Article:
investigators later claimed was indiscriminate and even launching
grenades into a nearby school. Seventeen Iraqis were killed and dozens
more were wounded.

The matter set off an international outcry and intense debates in
Iraq and the United States over the role of private contractors in war
zones. Many Iraqis condemned Blackwater, which they had long seen as an
arrogant, rogue operation, and Prime Minister Nuri Kamal al-Maliki
declared that the Blackwater shooting was a challenge to his nation's
sovereignty. His government opened investigations into the episode and
previous fatal shootings by Blackwater guards, and threatened to bar
the company from operating in the country.

Those responses deeply worried Blackwater officials. Before the
Nisour Square shootings, the company had operated in Iraq without a
license largely because the Iraqi government had never enforced the
rules. Being blocked from the country would have been costly - the
State Department deal was Blackwater's single biggest contract. From
2004 through today, the company has collected more than $1.5 billion
for its work protecting American diplomats and providing air
transportation for them inside Iraq.

"It would hurt us," Mr. Prince, the chairman, said in an interview
in January about losing the diplomatic security contract. "It would not
be a mortal blow, but it would hurt us."

The former Blackwater executives said it was not clear who proposed
paying off Iraqi officials. But after Mr. Jackson, the former company
president, approved the plan, the cash for the payoffs was taken from
Amman and given to Rich Garner, then a top manager in Iraq, the former
executives said. One of those executives said that officials in Iraq's
Interior Ministry, which is responsible for operating licenses, were
the intended recipients.

Mr. Garner, who still works for Blackwater, could not be reached for
comment. The former executives said they did not know whether Mr.
Garner was involved in decisions about the bribery scheme.

At that time, Mr. Black was in a series
of discussions with Patricia A. Butenis, the deputy chief of mission at
the American Embassy in Baghdad, about compensation payments to the
Nisour Square victims. According to former Blackwater officials, Mr.
Black was furious when he learned that the payoff money was being
funneled into Iraq, and he swiftly broke off the talks with Ms.
Butenis.

"We are out of here," Mr. Black told a colleague, one former
executive said. After returning to the United States, Mr. Black and
Robert Richer, who had also joined Blackwater after a C.I.A. career,
separately confronted Mr. Prince with their concerns about the plan,
one former Blackwater executive said.

Mr. Richer left Blackwater in February 2008, followed by Mr. Black
several months later, amid a battle inside Blackwater between former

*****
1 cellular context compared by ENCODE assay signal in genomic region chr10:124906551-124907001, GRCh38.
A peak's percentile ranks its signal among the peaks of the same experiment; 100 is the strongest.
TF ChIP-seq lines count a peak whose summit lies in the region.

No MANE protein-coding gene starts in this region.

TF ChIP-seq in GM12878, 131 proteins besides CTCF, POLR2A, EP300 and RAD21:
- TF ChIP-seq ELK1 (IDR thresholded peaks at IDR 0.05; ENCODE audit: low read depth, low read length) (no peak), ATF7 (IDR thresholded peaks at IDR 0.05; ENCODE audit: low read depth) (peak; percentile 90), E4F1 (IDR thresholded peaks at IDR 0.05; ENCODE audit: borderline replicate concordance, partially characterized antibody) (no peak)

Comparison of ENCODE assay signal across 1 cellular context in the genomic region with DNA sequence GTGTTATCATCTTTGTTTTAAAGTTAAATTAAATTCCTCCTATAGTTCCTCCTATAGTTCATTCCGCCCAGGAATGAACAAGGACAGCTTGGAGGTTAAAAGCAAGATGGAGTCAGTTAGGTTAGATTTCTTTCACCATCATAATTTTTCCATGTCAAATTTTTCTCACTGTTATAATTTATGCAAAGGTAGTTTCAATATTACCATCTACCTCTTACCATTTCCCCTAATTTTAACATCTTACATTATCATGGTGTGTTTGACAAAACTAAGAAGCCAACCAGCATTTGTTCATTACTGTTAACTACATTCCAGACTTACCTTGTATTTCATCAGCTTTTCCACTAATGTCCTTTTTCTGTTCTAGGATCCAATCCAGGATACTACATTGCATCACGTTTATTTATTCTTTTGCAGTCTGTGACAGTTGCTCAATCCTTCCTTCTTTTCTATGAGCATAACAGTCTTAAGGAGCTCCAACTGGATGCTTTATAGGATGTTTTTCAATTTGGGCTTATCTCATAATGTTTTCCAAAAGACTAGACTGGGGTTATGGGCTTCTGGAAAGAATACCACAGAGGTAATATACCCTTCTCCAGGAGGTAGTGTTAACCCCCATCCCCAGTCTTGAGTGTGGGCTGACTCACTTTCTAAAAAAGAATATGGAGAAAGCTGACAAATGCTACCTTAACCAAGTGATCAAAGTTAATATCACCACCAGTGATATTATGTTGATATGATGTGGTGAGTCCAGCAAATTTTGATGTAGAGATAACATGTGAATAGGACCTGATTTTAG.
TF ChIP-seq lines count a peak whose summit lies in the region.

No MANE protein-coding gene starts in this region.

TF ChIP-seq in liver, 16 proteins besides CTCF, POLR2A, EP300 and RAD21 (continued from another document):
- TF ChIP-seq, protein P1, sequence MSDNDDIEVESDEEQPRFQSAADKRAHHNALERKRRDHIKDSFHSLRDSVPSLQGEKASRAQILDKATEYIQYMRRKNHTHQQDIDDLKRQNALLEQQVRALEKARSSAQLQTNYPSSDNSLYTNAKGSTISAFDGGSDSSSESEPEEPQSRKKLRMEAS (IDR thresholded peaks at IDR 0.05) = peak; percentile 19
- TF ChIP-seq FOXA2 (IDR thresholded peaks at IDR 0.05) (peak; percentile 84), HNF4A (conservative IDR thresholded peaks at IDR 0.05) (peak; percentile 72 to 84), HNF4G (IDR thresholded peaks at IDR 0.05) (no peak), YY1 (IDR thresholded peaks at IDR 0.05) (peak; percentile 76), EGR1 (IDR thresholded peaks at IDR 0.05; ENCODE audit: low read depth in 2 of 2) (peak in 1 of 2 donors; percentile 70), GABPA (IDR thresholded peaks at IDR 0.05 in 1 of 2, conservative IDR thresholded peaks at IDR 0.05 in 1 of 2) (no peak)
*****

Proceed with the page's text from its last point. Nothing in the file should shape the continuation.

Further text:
C.I.A. officers working at the company's office outside Washington and
executives at Blackwater's headquarters in North Carolina.

The former officials said that Mr. Black, Mr. Richer and others
believed that Blackwater had cultivated a cowboy culture that was
contemptuous of government rules and regulations, and that some of the
company's leaders - former members of the Navy Seals
including Mr. Prince and Mr. Jackson - had pushed the boundaries of
legality. Contacted by telephone, Mr. Richer would not discuss
specifics of why he left the company.

A senior State Department official said that American diplomats were
not aware of any payoffs to Iraqi officials. Ms. Butenis, now the
United States ambassador to Sri Lanka, declined to comment for this
article. But other State Department officials confirmed that embassy
officials had met with Blackwater executives to encourage them to
compensate the victims of Nisour Square.

The United States military had a well-established program for paying
families of civilian victims of American military operations, but at
the time of the Nisour Square shooting, the State Department did not
have a similar program, officials said.

In interviews, three Iraqis wounded in Nisour Square said that
Blackwater had made payments of several thousand dollars to them and
other victims. Still, some of them joined the civil lawsuit against
Blackwater. Settlement talks collapsed Tuesday, according to Susan
Burke, a lawyer for the victims.

Even after the furor that was set off by the shootings, State
Department officials made it clear that they did not believe they could
operate in Baghdad without Blackwater, and Iraqi officials eventually
dropped their public demands for the company's immediate ouster.

Raed Jarrar, the Iraq consultant to the American Friends Service
Committee, said in a recent interview that the Maliki government had
gone too easy on Blackwater. "They had two different messages," he
said. "The Iraqi public, and even the Iraqi Parliament, was told that
all private contractors would be pulled out of the country, while the
contractors and the State Department were told the opposite."

In late 2008, the Bush administration and the Iraqi government
hammered out an agreement governing the role of security contractors in
Iraq. Under the new rules, security contractors lost their immunity
from Iraqi laws, which had been granted in 2004 by L. Paul Bremer III,
the head of the Coalition Provisional Authority, which ran the country
after the start of the American-led war. The Iraqi government also made
it mandatory for security contractors to obtain licenses to operate in
the country.

In March 2009, the Iraqis said that Blackwater would not be awarded
a license. Two months later, the State Department replaced the company
with a competing security contractor, Triple Canopy.

Barclay Walsh contributed research from Washington, and Mohammed Hussein from Baghdad.